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86 - 05-31
High-Grade Renal Trauma: Does Management Predict Length of Hospital Stay?

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High-Grade Renal Trauma: Does Management Predict Length of Hospital Stay?

Lindsay A Hampson, Anobel Y Odisho, Benjamin N Breyer, Jack W McAninch


Introduction

•Management of high-grade renal trauma has shifted towards more non-operative management
•Analysis of length of hospital stay related to conservative versus operative management of renal trauma has not been studied
•Objective: describe the characteristics of patients with high-grade renal trauma by hospital stay and evaluate effect of conservative versus surgical management on length of hospital stay
 
Methods
 

Dataset

•Cross-sectional retrospective analysis of a prospective contiguous database of individuals who sustained unilateral high-grade renal trauma at San Francisco General Hospital in San Francisco, CA fro 9/21/77 through 8/10/2012

•Patients’ injury mechanism, injury grade, and details about associated injuries and management were recorded by the urology provider
•Length of hospital stay was determined by admission and discharge dates

 

Statistical Analaysis

•Descriptive analysis was performed using chi-squared and linear regression
•Multivariate analysis was performed using a Fine-Gray model of competing risks survival analysis, adjusting for trauma type, grade, surgery, associated injury, and complications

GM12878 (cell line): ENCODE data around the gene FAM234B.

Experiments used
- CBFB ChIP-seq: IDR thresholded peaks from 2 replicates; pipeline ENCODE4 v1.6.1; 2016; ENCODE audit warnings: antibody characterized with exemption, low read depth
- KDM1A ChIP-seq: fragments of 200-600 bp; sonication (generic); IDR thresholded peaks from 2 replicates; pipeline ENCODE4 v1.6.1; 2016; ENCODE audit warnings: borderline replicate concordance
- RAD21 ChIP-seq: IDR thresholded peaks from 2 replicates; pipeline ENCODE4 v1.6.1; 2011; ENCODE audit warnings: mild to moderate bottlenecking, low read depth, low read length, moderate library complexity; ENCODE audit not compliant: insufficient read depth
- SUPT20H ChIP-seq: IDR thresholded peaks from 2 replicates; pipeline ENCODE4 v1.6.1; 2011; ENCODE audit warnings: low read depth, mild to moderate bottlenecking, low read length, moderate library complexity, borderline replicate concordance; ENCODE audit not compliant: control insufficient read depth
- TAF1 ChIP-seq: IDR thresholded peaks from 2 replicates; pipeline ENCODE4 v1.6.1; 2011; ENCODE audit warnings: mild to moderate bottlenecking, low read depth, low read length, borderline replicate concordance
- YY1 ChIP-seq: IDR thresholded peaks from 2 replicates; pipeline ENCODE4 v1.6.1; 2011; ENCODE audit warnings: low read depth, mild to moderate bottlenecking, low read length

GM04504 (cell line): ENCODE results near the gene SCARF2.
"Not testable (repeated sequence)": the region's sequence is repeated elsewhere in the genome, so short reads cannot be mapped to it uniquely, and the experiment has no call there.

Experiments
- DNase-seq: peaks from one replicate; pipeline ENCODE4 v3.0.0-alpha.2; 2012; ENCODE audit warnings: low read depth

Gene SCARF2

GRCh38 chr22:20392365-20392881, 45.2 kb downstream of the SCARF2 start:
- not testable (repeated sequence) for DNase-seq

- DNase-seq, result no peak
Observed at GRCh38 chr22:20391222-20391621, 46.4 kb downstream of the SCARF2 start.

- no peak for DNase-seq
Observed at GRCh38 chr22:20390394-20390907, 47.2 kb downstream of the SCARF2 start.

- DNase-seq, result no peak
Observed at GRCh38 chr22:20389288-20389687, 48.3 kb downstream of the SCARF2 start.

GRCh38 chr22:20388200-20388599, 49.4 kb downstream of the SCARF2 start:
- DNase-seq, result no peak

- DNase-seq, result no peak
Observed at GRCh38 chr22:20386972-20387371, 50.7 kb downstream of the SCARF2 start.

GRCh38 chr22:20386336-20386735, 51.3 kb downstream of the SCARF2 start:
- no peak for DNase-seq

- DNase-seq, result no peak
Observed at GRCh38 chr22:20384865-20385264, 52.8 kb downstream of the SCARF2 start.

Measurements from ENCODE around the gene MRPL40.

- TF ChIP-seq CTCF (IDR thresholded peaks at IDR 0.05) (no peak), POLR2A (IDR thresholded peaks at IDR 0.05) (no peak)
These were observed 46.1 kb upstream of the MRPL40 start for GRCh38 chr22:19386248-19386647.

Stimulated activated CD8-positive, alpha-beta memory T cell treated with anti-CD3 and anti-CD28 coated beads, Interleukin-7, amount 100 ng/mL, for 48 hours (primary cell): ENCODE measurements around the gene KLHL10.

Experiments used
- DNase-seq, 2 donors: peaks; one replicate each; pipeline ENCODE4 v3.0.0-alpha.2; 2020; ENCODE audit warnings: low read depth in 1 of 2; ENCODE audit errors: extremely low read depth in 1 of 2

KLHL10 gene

•Discharge was defined as the event of interest
•Death was considered a competing event
•Interaction term for renal and non-GU surgery was included due to significant collinearity
 
Discussion

Predictors of Length of Hospital Stay

 

In adjusted multivariate analysis, the following were significant predictors of increased length of hospital stay:

 

•Blunt trauma
•Grade 4 and 5 renal trauma (vs. grade 3)
•Undergoing non-renal surgery
•Having associated injuries
•Having a complication during hospitalization

Median hospital stay was shorter for for patients that did not not undergo renal exploration, although the difference between length of hospital stay for operative and conservative management was not found to be statistically significant

 

Future Directions

 

Further evaluation of how conservative versus surgical management of renal trauma may impact overall costs of trauma and hospitalization are necessary to understand the full health policy and economic implications of renal trauma management

 

Conclusions

These results suggest that conservative management of high-grade renal trauma does not extend patients’ length of hospitalization, and may even result in decreased length of hospital stay